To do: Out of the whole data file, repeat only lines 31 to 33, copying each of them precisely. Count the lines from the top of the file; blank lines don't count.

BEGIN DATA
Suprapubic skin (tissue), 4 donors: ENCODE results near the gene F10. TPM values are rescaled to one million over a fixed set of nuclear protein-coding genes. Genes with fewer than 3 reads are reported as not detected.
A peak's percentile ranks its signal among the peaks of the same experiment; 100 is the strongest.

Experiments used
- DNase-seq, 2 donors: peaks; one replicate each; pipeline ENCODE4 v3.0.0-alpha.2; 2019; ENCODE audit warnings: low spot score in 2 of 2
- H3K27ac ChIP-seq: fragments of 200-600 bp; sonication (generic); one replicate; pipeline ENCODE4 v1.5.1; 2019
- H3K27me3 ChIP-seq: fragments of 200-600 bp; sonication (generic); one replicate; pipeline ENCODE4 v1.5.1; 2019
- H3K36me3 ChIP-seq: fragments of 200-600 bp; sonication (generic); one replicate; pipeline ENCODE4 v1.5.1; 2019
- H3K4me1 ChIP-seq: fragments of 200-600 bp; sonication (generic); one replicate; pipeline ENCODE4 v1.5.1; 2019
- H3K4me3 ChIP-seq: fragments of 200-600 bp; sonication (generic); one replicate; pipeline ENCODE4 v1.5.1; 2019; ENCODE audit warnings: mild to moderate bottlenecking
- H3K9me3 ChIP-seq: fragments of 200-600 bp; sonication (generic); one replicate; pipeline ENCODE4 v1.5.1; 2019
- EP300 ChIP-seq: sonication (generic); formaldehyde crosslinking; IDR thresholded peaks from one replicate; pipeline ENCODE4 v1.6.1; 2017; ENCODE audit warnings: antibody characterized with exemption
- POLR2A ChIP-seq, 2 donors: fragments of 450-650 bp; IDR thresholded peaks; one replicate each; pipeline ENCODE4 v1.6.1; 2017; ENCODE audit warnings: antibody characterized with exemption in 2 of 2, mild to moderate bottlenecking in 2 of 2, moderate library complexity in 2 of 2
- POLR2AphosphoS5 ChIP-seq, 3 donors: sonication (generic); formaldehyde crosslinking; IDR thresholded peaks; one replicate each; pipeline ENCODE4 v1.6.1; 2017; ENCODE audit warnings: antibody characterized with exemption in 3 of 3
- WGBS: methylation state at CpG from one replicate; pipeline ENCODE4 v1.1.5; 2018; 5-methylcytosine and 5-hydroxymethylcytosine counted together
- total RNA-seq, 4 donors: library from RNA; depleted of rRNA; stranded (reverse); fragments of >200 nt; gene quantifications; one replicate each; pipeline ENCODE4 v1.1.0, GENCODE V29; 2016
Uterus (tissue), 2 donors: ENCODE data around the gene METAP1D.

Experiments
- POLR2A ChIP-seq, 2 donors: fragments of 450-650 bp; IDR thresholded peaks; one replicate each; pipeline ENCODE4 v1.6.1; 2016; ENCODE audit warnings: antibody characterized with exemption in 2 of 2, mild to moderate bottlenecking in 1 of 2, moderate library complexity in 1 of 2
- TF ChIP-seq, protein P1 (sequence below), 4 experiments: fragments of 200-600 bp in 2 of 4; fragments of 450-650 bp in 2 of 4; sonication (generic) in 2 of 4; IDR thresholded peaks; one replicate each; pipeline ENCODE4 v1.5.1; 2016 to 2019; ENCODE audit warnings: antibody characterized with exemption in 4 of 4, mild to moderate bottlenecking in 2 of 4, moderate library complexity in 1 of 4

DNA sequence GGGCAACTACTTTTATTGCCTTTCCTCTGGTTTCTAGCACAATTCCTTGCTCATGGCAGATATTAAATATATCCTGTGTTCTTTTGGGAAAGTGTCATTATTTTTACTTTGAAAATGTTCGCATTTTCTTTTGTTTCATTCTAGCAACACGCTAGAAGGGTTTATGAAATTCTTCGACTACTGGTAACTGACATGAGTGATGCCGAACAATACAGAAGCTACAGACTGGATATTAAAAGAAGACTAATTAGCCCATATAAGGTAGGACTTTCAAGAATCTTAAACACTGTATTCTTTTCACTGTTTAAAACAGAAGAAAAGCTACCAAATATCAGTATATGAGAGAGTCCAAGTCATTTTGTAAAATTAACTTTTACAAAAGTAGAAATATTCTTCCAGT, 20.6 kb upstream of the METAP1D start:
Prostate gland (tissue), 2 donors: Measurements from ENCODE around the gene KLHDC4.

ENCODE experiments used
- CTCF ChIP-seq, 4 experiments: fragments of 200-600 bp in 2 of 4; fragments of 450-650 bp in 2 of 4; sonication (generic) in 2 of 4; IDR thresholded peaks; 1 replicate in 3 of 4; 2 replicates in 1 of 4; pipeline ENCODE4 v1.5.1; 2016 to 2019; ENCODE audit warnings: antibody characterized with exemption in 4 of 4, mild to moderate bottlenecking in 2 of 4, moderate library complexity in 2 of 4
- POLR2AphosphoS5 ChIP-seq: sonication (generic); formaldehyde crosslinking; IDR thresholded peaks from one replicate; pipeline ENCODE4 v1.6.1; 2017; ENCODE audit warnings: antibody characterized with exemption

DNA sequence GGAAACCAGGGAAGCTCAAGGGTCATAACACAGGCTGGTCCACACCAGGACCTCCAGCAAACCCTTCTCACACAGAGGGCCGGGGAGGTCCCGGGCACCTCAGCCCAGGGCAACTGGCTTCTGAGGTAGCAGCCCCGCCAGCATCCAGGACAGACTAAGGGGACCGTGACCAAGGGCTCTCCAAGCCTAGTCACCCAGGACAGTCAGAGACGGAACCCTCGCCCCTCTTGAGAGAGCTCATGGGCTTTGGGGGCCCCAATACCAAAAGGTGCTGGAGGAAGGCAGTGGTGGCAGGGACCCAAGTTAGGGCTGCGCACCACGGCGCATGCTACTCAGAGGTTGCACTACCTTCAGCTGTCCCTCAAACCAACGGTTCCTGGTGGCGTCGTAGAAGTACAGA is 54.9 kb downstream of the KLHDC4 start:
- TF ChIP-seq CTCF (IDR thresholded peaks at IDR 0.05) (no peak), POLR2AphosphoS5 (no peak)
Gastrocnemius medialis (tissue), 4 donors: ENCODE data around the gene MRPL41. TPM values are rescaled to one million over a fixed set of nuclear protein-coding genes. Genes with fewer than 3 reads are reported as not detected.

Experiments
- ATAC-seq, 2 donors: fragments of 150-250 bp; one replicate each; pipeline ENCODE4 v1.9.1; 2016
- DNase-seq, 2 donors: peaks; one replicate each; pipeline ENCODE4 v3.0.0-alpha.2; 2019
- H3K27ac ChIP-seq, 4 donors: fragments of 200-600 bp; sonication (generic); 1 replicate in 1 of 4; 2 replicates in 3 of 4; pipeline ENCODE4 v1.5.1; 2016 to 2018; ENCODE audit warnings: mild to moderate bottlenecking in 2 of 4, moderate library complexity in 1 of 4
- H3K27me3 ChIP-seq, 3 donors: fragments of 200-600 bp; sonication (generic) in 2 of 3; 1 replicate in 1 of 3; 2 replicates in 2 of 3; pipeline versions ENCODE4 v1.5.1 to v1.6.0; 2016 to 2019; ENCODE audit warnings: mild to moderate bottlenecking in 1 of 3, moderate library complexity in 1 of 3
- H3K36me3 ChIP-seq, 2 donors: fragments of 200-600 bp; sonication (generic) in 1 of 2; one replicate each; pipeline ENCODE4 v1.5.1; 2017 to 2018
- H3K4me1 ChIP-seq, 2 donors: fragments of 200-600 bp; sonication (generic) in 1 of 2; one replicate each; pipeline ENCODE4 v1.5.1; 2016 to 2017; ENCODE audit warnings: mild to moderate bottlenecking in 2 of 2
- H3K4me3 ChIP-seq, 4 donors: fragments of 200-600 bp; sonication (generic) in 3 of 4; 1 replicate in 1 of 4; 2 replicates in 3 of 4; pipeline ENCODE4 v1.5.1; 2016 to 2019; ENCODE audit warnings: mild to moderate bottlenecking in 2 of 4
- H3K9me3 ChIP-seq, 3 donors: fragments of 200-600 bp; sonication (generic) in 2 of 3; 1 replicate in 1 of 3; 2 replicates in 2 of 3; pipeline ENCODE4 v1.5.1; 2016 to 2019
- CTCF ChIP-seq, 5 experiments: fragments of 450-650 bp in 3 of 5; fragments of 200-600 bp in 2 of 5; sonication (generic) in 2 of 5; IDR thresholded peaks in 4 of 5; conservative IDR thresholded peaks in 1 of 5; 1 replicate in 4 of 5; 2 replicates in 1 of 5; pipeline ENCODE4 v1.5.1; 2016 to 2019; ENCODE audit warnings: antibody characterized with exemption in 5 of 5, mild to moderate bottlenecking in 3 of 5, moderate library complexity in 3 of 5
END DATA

- H3K27ac ChIP-seq, 4 donors: fragments of 200-600 bp; sonication (generic); 1 replicate in 1 of 4; 2 replicates in 3 of 4; pipeline ENCODE4 v1.5.1; 2016 to 2018; ENCODE audit warnings: mild to moderate bottlenecking in 2 of 4, moderate library complexity in 1 of 4
- H3K27me3 ChIP-seq, 3 donors: fragments of 200-600 bp; sonication (generic) in 2 of 3; 1 replicate in 1 of 3; 2 replicates in 2 of 3; pipeline versions ENCODE4 v1.5.1 to v1.6.0; 2016 to 2019; ENCODE audit warnings: mild to moderate bottlenecking in 1 of 3, moderate library complexity in 1 of 3
- H3K36me3 ChIP-seq, 2 donors: fragments of 200-600 bp; sonication (generic) in 1 of 2; one replicate each; pipeline ENCODE4 v1.5.1; 2017 to 2018